So once again, getting a tattoo became an obsession for me. I started thinking about designs. I’m a left-handed Sagittarius. Something on my left arm with a centaur would be cool. I came up with aÂ uniqueÂ idea along those lines but could not think of a way to make it happen. Still working on it — have been for a while now but I’m not in a rush because a couple of weeks ago, I was suddenly inspired for a new idea by a hummingbird.
Ray and I have noticed this summer that we have a hummingbird that appears to have chosen our place for its home. It likes to rest on a little branch high up on the olive tree in our front yard as well as another little tall branch on one of the mesquite trees in our backyard. It’s very territorial. Whenever other hummingbirds come into the yard, it buzzes around making all sorts of noises and chases them away.Â Contrary to popular belief, hummingbirds are kinda bad-ass.
I have an appreciation for 78 RPM records. I have always been a music fan and have a small collection of 78s that IÂ occasionallyÂ play on my old Pathe Brothers phonograph. One evening I was having a cocktail in the pool.Â I was thinking about tabletop phonographs and how they have the big horn that looks like a flower. Suddenly the hummingbird buzzed past and this totally random image hit me; a hummingbird drinking the music/nectarÂ from the phonograph horn/flower. That would be a cool tattoo.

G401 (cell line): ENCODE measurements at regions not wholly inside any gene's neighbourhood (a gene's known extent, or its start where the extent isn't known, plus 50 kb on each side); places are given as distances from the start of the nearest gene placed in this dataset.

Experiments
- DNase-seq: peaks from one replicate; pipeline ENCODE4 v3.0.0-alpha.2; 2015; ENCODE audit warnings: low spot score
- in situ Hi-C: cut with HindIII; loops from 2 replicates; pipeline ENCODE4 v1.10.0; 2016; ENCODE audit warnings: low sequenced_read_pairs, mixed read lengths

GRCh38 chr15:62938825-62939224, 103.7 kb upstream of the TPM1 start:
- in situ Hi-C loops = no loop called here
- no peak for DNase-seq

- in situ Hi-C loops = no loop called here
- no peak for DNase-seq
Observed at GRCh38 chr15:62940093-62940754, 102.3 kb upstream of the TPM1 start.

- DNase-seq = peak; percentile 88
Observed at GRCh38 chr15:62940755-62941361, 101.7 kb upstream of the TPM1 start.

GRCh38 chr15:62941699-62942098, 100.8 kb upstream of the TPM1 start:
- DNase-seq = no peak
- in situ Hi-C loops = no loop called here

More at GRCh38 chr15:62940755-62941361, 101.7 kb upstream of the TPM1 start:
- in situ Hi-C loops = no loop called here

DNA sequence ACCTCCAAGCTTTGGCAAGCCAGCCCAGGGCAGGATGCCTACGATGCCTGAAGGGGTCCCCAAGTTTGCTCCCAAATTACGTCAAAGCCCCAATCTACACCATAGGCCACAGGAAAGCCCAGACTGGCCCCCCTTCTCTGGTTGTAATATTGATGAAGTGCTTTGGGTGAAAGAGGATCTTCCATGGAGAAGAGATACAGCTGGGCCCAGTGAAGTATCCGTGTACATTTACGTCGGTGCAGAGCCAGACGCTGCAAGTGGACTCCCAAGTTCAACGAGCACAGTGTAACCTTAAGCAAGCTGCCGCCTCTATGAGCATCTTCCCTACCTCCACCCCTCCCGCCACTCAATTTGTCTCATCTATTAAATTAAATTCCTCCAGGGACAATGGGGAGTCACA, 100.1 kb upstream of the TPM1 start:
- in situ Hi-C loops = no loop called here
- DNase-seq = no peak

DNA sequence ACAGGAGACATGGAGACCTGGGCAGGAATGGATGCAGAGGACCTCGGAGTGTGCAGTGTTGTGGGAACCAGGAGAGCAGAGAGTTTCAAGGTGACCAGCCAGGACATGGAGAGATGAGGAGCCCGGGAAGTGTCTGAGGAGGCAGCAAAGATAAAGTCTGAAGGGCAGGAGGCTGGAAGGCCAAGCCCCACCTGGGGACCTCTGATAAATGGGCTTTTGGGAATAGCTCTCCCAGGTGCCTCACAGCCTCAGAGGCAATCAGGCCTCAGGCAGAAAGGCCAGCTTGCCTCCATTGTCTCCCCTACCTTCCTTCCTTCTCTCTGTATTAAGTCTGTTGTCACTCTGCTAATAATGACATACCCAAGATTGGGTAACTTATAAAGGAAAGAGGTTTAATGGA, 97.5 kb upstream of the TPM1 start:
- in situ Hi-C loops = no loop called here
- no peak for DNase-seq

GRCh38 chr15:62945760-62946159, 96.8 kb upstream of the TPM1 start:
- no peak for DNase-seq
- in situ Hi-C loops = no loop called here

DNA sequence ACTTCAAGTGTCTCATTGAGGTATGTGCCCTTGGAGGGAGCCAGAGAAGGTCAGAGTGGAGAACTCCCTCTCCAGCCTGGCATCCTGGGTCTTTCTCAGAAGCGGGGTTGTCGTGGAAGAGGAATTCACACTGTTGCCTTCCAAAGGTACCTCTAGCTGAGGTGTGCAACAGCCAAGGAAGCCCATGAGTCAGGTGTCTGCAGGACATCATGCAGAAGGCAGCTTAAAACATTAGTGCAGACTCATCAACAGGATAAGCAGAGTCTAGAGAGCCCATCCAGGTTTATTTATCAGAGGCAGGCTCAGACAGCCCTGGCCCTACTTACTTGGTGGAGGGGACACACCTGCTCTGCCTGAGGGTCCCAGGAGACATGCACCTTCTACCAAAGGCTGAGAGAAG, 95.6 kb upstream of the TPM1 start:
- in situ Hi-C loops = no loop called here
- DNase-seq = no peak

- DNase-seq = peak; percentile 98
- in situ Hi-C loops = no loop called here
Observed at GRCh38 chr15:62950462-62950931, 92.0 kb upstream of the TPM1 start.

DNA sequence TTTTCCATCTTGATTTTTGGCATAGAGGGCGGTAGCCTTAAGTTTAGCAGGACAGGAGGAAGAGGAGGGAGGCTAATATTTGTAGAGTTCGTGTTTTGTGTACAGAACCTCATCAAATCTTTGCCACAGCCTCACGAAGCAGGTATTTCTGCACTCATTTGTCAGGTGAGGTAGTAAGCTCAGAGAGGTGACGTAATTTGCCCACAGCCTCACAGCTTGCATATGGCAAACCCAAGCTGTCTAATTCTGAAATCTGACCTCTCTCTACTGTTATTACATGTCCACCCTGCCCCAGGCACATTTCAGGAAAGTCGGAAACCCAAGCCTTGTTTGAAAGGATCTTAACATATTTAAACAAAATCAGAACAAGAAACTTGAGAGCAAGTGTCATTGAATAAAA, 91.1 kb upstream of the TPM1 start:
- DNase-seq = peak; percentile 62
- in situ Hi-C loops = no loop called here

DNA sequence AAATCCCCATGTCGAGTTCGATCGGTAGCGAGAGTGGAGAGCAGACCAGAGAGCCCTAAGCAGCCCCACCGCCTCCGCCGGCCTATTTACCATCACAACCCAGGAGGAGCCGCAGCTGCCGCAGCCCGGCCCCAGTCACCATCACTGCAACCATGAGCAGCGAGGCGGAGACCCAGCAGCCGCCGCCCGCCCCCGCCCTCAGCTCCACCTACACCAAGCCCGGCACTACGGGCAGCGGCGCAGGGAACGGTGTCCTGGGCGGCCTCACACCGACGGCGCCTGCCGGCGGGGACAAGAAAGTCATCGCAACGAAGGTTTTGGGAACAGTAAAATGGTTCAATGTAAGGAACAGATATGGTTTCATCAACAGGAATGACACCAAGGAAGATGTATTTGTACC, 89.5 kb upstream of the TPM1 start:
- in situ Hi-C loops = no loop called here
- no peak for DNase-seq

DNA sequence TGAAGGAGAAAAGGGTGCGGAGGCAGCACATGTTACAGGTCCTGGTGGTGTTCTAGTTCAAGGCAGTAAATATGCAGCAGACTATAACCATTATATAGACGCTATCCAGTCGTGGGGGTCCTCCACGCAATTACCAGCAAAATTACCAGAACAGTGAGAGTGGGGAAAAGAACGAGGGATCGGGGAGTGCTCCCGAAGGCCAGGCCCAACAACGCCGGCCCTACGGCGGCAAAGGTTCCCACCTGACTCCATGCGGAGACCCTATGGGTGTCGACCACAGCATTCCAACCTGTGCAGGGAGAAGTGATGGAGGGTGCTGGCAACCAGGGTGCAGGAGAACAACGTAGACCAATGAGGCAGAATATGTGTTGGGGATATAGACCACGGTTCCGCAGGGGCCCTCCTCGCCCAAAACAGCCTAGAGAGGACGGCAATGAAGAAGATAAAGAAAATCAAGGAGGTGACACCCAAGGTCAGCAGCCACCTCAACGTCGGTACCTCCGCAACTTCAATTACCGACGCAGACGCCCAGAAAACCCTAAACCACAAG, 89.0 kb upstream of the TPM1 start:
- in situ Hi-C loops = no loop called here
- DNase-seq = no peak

That would be a cool tattoo!
I went online and started searching for images of tattoo hummingbirds and phonographs. Then I went to work in Photoshop.
I decided to get this one on my right arm. It took four and a half hours. It really didn’t hurt much…at first. The last hour was, well, needles jabbing into an open wound repeatedly at a high rate of speed. What the fuck do you think?
I’m very happy with it. It’s mine. I made it. It’s very, very me. By the way, Lopaka isÂ HawaiianÂ for Robert (my first name). Lopaka Lounge is not only the name of my website (whichÂ wasn’tÂ always a blog), it’s the name of my studio where I create music,Â photographyÂ and otherÂ multimediaÂ projects. I still plan to have my other armÂ tattooedÂ with my other design. It’s in the works. I’m not in a hurry. Hell, I waitedÂ forty-somethingÂ years for this one. In my opinion, the key thing about getting a tattoo is to take your time. Make the right design choice. Try to come up with somethingÂ original. At one point during my tattoo, we overheard some woman come in the shop and say, “Oh my God! Tinkerbell! I want Tinkerbell!” I looked down at Zach and said, “I bet you fucking hate that.” He stopped, looked down shaking his head and said, “Yeah”.
Many people warned me about getting a tattoo. “You’re going to regret it when you get old!” These were all people who don’t have one. The only regret I have ever heard about a tattoo was the style or design not the tattoo itself.
I went to Zach at Sacred Art Tattoo in Tucson. He was awesome. I plan to have him do my next tattoo. Oh yeah, one other thing: Tip your tattoo artist. This is how they make a living.